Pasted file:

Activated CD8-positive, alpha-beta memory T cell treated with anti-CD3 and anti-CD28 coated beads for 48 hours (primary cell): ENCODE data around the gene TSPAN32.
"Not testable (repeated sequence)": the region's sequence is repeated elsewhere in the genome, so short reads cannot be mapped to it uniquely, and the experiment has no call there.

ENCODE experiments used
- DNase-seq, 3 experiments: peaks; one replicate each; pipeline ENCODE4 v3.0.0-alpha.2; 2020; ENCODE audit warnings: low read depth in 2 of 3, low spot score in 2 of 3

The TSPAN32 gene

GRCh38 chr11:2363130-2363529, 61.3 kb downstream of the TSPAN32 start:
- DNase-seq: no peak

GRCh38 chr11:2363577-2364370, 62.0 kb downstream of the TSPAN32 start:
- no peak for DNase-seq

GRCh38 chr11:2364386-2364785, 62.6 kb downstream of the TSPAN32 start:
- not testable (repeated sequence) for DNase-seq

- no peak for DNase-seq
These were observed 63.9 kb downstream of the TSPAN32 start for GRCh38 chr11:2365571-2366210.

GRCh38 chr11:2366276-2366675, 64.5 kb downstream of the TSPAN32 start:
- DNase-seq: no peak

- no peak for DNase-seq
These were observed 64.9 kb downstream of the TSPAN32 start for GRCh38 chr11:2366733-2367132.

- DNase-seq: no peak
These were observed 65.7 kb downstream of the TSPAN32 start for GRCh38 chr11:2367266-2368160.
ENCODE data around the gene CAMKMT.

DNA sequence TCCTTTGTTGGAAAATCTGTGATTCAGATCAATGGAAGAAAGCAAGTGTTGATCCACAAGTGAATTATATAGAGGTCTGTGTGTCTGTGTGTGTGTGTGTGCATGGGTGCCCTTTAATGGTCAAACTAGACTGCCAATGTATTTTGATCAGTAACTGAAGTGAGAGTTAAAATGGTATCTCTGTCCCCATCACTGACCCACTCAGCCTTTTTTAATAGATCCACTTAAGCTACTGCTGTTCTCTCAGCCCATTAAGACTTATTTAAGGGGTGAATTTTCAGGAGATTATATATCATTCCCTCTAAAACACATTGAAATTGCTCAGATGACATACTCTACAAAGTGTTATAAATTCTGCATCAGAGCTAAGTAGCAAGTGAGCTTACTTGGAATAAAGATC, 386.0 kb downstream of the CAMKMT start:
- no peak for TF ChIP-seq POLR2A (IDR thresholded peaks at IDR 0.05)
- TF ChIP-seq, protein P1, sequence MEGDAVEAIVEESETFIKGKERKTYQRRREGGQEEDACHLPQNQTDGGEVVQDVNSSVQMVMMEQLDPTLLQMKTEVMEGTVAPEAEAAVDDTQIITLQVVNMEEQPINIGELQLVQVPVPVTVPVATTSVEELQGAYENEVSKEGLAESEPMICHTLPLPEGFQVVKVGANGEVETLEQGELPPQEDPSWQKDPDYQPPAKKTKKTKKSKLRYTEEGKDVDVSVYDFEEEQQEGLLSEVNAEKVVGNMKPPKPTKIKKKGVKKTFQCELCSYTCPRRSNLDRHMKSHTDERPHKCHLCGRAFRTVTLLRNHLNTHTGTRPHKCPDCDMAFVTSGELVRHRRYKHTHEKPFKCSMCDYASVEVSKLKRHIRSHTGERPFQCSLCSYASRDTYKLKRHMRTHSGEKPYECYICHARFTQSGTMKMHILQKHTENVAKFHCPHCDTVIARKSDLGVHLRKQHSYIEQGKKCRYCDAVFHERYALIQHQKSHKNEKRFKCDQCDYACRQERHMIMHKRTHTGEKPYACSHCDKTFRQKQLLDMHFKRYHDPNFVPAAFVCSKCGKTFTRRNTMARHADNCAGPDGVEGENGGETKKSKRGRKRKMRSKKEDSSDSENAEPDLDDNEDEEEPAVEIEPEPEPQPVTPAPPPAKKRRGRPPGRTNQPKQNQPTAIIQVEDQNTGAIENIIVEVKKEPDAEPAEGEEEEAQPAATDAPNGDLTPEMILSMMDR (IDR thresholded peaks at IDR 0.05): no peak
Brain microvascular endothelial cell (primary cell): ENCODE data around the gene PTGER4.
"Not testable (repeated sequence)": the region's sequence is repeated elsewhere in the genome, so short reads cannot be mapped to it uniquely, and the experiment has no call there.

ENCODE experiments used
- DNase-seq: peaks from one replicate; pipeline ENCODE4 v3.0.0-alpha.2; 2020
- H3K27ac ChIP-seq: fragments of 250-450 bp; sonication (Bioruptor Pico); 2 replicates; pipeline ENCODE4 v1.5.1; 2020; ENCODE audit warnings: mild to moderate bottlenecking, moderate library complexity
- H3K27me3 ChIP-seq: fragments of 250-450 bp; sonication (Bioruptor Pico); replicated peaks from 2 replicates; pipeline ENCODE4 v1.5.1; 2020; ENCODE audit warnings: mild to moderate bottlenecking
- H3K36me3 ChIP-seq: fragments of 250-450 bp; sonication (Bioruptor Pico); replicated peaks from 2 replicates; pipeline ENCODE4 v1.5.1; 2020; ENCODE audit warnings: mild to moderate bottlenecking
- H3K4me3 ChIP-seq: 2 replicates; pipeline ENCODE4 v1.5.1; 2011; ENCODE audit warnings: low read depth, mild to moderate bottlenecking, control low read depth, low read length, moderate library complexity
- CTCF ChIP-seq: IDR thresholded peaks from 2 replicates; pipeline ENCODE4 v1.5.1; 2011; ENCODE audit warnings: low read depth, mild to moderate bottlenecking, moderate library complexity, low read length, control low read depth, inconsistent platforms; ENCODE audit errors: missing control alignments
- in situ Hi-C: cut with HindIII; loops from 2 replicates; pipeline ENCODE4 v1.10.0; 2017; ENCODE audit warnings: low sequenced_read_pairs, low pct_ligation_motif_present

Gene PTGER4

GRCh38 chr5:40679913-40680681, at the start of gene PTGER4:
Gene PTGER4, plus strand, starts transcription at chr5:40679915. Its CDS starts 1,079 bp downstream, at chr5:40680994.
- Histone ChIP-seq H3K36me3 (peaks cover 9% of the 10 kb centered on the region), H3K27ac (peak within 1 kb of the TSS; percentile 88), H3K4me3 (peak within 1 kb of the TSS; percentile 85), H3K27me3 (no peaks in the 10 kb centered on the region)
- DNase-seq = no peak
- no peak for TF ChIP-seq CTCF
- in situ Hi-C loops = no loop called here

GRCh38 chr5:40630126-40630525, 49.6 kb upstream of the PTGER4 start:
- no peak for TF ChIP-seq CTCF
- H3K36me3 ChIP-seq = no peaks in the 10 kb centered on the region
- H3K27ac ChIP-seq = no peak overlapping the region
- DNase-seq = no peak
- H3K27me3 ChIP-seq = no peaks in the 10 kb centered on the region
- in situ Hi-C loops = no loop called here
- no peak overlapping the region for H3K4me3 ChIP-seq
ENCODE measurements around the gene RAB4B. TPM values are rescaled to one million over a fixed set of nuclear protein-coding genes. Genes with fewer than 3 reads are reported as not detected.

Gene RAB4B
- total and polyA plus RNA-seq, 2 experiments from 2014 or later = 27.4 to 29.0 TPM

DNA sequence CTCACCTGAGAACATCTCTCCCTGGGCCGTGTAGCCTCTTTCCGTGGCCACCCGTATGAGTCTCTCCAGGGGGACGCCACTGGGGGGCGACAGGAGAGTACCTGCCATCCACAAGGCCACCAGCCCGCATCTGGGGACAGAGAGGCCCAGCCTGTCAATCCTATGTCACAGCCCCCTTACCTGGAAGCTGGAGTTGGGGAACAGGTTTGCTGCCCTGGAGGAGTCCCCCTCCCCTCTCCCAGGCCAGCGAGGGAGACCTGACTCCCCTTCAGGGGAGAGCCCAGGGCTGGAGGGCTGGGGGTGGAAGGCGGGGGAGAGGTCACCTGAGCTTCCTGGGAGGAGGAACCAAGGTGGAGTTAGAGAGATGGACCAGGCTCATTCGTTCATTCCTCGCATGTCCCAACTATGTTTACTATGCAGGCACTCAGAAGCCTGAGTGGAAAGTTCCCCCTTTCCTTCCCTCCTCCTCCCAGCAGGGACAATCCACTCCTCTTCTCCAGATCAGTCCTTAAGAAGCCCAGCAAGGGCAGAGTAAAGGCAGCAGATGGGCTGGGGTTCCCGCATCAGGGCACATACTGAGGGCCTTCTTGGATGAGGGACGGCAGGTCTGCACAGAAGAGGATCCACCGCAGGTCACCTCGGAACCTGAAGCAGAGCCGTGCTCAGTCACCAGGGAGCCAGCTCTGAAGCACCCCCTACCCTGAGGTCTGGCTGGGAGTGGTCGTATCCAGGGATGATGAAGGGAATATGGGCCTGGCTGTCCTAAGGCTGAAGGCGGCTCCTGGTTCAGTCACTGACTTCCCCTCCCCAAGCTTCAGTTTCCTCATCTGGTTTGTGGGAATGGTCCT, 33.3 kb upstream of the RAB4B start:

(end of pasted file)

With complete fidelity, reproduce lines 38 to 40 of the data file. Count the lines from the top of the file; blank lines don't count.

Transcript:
- DNase-seq = no peak
- no peak for TF ChIP-seq CTCF
- in situ Hi-C loops = no loop called here